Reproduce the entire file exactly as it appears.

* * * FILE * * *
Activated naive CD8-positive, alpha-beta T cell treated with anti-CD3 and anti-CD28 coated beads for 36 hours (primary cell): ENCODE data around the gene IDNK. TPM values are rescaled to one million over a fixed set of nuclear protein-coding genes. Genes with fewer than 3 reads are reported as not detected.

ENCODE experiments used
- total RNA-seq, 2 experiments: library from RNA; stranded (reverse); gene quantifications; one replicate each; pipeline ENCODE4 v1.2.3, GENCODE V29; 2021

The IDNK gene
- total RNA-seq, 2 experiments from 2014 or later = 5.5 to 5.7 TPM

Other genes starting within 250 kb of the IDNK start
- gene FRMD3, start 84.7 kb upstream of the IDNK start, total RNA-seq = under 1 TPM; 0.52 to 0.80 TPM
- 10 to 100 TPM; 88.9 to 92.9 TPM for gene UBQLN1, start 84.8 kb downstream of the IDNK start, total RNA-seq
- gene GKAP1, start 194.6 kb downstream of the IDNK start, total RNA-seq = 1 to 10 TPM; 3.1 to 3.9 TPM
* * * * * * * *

Activated naive CD8-positive, alpha-beta T cell treated with anti-CD3 and anti-CD28 coated beads for 36 hours (primary cell): ENCODE data around the gene IDNK. TPM values are rescaled to one million over a fixed set of nuclear protein-coding genes. Genes with fewer than 3 reads are reported as not detected.

ENCODE experiments used
- total RNA-seq, 2 experiments: library from RNA; stranded (reverse); gene quantifications; one replicate each; pipeline ENCODE4 v1.2.3, GENCODE V29; 2021

The IDNK gene
- total RNA-seq, 2 experiments from 2014 or later = 5.5 to 5.7 TPM

Other genes starting within 250 kb of the IDNK start
- gene FRMD3, start 84.7 kb upstream of the IDNK start, total RNA-seq = under 1 TPM; 0.52 to 0.80 TPM
- 10 to 100 TPM; 88.9 to 92.9 TPM for gene UBQLN1, start 84.8 kb downstream of the IDNK start, total RNA-seq
- gene GKAP1, start 194.6 kb downstream of the IDNK start, total RNA-seq = 1 to 10 TPM; 3.1 to 3.9 TPM